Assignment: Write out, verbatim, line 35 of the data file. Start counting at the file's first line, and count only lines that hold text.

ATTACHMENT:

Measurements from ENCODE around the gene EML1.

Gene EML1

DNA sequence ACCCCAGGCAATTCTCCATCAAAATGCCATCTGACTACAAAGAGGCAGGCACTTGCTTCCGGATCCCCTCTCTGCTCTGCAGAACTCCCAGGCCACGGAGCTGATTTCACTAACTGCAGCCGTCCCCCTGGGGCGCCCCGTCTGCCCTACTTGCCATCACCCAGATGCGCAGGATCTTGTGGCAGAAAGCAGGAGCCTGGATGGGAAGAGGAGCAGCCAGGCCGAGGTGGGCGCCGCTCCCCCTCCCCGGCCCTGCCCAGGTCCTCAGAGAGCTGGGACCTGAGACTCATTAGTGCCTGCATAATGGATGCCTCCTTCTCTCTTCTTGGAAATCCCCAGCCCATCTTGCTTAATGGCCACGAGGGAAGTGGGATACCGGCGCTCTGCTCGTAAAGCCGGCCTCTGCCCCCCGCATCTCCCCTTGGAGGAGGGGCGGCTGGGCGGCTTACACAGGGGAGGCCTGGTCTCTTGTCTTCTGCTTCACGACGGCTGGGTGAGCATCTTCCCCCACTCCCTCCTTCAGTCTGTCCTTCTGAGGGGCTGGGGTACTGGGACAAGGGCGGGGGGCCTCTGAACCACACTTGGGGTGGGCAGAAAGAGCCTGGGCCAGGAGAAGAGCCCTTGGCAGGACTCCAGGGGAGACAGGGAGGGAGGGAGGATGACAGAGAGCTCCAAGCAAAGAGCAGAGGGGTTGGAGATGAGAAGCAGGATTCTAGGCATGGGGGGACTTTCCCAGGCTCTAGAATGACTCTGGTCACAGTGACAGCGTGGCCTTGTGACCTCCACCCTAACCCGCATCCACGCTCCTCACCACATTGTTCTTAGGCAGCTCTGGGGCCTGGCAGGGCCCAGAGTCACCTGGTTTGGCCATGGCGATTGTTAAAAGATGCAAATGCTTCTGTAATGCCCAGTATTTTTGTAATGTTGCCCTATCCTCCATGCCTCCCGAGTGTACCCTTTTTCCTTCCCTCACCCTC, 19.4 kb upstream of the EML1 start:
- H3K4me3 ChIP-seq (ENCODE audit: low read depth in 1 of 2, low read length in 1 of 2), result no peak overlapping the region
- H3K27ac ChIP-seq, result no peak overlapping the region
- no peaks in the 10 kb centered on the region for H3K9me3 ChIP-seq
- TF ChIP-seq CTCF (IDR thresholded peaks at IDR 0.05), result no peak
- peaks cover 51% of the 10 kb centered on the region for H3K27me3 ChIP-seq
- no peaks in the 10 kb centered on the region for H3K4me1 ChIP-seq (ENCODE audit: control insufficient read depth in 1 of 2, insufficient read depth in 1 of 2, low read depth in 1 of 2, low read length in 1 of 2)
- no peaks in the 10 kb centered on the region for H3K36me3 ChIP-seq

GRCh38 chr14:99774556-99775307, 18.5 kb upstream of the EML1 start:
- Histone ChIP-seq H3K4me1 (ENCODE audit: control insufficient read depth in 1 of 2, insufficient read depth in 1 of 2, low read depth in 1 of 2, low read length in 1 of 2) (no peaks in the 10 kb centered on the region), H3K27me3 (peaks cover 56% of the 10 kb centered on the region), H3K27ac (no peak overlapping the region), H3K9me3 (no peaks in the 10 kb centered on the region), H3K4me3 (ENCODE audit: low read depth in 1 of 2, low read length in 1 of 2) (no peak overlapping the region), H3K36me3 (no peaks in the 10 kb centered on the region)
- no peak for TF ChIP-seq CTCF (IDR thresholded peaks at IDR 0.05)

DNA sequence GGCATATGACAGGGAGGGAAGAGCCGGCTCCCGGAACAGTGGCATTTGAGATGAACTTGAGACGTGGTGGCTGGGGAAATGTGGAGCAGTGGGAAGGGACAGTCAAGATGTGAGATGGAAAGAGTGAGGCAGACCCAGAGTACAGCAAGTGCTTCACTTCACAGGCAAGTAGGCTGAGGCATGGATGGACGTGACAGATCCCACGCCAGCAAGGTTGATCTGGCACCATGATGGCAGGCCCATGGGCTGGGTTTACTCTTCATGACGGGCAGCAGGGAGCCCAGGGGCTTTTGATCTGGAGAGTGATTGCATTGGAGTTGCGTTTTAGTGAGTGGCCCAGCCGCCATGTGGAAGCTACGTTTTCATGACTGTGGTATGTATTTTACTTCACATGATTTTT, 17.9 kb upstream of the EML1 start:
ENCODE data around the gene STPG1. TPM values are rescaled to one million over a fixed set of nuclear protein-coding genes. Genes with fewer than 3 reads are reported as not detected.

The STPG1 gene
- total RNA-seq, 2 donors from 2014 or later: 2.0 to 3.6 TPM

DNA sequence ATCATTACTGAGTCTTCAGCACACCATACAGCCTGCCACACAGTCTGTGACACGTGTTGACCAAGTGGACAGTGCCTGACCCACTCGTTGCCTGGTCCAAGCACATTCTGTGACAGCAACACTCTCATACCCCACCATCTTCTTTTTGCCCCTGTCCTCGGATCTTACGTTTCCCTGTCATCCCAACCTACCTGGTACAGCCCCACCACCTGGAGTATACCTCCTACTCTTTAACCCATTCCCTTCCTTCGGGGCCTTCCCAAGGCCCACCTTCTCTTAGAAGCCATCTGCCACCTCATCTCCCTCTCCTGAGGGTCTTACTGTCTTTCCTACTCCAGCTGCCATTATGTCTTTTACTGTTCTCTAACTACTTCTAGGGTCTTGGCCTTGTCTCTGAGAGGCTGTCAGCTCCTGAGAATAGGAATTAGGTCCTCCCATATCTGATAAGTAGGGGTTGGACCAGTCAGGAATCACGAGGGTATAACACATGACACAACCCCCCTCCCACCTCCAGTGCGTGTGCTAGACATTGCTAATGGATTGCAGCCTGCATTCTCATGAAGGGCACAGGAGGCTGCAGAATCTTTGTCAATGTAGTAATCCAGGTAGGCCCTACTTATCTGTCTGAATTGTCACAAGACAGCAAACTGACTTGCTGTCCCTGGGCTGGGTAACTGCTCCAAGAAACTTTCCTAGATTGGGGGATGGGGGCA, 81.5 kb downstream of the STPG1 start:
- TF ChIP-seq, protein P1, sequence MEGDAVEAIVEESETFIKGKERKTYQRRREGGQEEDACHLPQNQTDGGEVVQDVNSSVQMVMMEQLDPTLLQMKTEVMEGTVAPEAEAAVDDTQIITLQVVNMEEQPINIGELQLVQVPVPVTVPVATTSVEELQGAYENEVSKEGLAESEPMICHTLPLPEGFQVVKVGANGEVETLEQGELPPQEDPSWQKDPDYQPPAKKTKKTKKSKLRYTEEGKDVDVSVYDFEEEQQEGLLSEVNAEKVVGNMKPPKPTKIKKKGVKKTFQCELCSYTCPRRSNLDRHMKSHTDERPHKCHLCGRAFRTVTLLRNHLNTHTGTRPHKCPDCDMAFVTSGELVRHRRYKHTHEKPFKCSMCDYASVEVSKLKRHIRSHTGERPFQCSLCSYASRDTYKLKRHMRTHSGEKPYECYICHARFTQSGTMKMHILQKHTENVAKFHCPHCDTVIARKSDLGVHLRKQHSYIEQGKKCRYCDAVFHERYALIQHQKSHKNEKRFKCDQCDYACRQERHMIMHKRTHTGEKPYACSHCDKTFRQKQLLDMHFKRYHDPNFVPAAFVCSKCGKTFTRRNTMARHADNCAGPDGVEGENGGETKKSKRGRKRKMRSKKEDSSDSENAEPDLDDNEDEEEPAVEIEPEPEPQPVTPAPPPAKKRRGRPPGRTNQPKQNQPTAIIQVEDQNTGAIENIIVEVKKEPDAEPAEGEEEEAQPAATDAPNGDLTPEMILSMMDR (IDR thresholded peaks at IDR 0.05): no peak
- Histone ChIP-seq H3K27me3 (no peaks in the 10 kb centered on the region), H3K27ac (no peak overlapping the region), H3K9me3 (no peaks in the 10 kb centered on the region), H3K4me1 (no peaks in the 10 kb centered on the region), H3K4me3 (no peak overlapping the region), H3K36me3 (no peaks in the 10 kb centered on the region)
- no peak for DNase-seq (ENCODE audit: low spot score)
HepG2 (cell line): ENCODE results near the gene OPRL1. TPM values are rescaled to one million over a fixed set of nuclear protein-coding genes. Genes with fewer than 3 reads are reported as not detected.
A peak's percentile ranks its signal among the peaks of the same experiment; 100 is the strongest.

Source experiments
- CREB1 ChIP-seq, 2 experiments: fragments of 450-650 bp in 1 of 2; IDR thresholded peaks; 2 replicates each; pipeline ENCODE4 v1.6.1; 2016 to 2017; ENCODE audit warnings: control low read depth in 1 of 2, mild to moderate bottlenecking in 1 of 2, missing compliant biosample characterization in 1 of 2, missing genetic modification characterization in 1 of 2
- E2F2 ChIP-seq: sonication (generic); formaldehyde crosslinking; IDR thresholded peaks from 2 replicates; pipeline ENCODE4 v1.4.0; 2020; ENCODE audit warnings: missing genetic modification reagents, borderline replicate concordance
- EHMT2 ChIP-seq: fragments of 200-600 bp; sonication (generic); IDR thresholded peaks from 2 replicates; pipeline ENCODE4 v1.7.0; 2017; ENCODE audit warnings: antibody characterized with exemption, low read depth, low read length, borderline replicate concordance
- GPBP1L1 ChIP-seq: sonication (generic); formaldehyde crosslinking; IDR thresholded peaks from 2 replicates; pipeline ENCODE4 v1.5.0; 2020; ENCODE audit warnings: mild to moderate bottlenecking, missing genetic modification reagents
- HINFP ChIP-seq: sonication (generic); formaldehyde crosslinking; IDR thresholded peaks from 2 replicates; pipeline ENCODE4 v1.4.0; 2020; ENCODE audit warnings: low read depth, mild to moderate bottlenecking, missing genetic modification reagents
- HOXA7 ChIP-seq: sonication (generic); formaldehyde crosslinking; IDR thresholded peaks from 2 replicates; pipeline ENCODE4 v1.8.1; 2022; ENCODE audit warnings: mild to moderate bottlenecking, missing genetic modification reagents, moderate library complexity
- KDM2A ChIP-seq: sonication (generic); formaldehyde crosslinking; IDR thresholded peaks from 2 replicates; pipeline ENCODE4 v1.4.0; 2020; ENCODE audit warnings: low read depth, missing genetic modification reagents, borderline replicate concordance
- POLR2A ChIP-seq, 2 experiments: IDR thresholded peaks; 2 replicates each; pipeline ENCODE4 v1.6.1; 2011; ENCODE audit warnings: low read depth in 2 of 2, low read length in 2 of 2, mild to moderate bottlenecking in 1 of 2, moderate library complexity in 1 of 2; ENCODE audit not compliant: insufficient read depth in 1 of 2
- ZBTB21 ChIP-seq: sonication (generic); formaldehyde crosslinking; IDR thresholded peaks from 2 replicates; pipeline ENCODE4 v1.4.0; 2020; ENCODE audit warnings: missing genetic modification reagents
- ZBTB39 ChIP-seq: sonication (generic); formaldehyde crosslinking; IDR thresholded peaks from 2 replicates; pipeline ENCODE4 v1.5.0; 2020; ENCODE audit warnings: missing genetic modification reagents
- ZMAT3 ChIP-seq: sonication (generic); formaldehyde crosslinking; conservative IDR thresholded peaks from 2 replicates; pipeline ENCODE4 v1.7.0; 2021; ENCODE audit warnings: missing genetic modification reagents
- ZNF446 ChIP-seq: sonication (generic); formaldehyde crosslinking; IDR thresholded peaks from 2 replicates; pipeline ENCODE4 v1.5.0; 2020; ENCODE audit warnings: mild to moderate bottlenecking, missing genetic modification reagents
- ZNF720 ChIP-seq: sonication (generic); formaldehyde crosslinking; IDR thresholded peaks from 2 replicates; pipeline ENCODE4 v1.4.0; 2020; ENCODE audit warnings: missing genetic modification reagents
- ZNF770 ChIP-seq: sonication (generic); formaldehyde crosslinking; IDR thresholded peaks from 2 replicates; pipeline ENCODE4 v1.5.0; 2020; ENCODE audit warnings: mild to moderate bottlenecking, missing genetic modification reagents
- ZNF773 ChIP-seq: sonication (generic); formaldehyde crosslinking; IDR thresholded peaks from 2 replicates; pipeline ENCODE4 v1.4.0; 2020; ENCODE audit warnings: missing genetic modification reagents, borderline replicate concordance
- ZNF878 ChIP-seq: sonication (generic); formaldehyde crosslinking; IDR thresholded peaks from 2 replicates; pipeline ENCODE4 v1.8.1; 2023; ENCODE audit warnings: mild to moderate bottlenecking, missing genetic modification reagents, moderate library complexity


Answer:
- ZMAT3 ChIP-seq: sonication (generic); formaldehyde crosslinking; conservative IDR thresholded peaks from 2 replicates; pipeline ENCODE4 v1.7.0; 2021; ENCODE audit warnings: missing genetic modification reagents